The White House’s Office of Management and Budget “is currently preparing for a lapse in appropriations,” an OMB official said Thursday, calling on lawmakers to get the measure to President Donald Trump’s desk “without delay.”
With just hours to go before current federal funding expires, the effort stalled in the Senate when one lawmaker blocked a quick vote on the compromise bill in the upper chamber of Congress.
According to Press TV, the legislation, which extends government funding for six weeks and raises the federal debt ceiling, would break the cycle of government funding crises.
Republicans and Democrats agreed Wednesday on a two-year deal to increase government spending. But the bill hit a stumbling block after Senator Rand Paul refused to allow the Senate to act expeditiously to pass the spending measure.
Moving legislation swiftly through the Senate requires consent by all 100 members, but Paul objected.
The legislation is expected to increase the bulging federal deficit which is estimated to be around $440 billion for fiscal year 2018.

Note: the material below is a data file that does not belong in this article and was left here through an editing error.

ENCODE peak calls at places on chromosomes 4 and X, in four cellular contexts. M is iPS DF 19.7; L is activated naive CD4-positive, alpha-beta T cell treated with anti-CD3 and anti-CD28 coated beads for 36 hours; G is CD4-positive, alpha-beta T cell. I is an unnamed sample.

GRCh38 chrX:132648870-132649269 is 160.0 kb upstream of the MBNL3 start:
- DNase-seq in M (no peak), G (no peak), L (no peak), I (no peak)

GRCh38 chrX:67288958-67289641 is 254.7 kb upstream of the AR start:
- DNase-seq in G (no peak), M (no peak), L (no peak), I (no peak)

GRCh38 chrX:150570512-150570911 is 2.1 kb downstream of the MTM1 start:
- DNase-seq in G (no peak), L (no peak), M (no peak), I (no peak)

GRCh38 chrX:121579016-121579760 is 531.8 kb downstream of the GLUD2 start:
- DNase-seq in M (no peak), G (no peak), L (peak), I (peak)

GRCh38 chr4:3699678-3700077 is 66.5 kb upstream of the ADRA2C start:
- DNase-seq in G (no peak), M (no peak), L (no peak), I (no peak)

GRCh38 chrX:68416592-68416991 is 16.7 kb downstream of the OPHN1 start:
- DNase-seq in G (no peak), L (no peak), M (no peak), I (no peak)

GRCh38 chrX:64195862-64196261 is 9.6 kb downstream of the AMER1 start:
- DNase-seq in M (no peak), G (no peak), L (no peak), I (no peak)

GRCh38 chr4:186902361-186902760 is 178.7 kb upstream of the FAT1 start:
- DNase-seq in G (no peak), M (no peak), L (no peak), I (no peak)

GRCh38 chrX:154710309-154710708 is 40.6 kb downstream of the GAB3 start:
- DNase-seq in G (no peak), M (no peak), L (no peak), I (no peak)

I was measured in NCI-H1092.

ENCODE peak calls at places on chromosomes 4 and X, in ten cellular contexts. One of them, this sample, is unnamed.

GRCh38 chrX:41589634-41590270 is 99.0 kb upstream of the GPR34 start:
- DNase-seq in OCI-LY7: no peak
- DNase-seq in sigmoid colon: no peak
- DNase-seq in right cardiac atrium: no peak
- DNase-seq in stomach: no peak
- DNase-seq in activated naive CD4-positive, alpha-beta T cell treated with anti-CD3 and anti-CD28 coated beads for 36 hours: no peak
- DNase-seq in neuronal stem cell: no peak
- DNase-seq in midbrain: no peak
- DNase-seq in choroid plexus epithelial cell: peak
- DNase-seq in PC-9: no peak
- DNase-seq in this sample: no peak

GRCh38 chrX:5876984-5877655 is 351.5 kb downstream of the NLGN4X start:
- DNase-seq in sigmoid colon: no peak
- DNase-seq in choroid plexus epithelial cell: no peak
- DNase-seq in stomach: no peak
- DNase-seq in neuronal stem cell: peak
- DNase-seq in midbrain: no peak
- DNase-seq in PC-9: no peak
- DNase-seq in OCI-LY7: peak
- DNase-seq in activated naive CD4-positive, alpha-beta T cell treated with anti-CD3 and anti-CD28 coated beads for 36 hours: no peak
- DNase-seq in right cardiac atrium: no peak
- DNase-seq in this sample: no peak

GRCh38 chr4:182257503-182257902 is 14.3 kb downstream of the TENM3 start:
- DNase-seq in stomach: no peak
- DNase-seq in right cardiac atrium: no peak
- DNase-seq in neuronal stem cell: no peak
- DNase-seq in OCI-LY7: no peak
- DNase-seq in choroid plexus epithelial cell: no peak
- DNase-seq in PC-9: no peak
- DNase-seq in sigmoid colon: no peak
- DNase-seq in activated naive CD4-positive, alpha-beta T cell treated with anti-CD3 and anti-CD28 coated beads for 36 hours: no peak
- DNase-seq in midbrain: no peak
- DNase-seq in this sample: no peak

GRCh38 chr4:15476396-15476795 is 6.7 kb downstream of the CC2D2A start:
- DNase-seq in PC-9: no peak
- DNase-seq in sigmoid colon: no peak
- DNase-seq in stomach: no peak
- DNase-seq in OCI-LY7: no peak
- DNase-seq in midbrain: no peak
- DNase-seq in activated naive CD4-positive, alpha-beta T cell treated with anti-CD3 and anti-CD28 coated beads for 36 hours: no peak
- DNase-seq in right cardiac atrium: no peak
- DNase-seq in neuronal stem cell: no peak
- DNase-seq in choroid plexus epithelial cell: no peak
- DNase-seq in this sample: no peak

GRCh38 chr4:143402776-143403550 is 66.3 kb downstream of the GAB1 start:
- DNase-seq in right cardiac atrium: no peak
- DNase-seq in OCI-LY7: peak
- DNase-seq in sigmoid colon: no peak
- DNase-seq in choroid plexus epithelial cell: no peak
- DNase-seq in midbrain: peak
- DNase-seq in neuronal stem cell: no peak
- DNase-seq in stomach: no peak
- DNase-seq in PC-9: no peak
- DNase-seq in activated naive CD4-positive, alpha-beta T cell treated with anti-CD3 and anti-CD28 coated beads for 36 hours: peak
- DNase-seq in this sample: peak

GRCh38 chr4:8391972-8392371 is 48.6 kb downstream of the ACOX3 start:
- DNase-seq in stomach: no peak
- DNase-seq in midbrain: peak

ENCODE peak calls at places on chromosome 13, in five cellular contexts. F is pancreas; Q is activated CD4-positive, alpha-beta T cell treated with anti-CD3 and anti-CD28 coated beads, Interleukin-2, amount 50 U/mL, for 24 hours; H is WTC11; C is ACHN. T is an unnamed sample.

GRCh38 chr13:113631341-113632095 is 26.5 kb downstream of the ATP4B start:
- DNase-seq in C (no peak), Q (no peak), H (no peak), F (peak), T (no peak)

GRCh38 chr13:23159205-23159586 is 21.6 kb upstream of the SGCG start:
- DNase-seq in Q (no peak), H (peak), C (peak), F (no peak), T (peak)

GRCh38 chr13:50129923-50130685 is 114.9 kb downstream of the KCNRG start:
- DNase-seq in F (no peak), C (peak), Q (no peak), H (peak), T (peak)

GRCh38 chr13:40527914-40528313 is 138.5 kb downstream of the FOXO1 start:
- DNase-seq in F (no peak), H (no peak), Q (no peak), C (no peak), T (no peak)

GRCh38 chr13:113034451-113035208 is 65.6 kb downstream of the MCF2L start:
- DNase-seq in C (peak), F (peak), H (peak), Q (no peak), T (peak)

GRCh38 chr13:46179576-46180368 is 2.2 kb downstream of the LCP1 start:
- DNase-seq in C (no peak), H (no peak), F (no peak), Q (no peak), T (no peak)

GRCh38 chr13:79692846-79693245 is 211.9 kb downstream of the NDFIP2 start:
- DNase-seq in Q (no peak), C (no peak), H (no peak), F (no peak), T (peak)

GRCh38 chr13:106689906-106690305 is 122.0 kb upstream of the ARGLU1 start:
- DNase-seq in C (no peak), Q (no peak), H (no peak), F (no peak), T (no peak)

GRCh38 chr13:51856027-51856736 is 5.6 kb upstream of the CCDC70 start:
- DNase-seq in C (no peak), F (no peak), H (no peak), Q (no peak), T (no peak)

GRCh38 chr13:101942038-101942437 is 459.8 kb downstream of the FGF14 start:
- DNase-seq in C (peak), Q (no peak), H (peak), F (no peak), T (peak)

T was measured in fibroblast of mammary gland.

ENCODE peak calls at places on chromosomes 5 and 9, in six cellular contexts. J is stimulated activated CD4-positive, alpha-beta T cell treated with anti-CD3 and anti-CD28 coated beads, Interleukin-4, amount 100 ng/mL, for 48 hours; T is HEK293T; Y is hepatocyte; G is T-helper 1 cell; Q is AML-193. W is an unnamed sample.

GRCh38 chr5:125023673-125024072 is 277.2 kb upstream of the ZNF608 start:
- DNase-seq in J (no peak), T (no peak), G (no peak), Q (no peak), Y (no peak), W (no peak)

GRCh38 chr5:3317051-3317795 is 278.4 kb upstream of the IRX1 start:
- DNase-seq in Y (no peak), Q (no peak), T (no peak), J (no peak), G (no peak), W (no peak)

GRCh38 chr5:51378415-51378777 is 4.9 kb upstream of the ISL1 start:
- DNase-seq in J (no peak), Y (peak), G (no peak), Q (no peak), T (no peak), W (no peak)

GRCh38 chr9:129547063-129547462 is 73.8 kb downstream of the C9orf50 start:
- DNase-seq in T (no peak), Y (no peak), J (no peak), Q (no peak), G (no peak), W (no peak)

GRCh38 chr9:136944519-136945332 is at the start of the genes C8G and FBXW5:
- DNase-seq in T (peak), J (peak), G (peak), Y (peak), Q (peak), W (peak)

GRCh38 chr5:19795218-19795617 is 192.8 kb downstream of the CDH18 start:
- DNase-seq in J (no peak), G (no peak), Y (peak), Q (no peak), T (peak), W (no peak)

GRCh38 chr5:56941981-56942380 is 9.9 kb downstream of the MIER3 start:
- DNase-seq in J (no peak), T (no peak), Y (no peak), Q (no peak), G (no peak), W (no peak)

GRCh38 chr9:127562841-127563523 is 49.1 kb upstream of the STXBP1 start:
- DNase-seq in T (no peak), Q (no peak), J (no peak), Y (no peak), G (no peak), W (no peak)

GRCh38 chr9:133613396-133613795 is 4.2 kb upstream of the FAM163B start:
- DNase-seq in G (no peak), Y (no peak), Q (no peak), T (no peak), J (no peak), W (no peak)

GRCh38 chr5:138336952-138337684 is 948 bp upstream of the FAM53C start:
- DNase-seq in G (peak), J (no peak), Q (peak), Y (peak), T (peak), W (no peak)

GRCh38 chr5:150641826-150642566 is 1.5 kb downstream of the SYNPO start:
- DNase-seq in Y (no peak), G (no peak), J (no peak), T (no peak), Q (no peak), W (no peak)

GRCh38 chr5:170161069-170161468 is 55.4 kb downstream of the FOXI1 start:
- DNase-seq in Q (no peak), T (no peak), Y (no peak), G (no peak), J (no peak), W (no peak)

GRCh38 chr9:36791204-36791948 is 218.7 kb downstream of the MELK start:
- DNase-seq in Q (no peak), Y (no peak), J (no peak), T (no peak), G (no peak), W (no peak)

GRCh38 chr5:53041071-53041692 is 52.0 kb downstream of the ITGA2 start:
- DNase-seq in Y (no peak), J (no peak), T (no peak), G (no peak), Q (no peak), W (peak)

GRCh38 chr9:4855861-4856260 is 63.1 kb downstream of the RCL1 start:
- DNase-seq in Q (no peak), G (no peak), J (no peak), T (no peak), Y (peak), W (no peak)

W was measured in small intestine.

“I can’t in all good honesty and all good faith just look the other way because my party is now complicit in the deficits,” Paul said.
If the Republican senator from Kentucky stands his ground, congressional rules dictate that Senate Majority Leader Mitch McConnell can declare a new session at midnight Friday, then hold a procedural vote on the spending bill one hour into the new day. A final vote would follow.
If passed, the bill would then head to the House of Representatives. If it passes, it would be sent to the White House for a signature by Trump, who supports the measure.
But the deal’s fate in the lower chamber is far from certain. Fiscal conservatives in the House may join with Paul in balking at adding billions of dollars to the national debt two months after passing a $1.5 trillion tax cut package.
The US government shut down for two days last month after a failure to pass legislation to fund government operations and agencies.
There have been four government shutdowns between 1990 and 2017. In 2013, government funding lapsed for 16 full days and more than 800,000 government workers were put on temporary leave.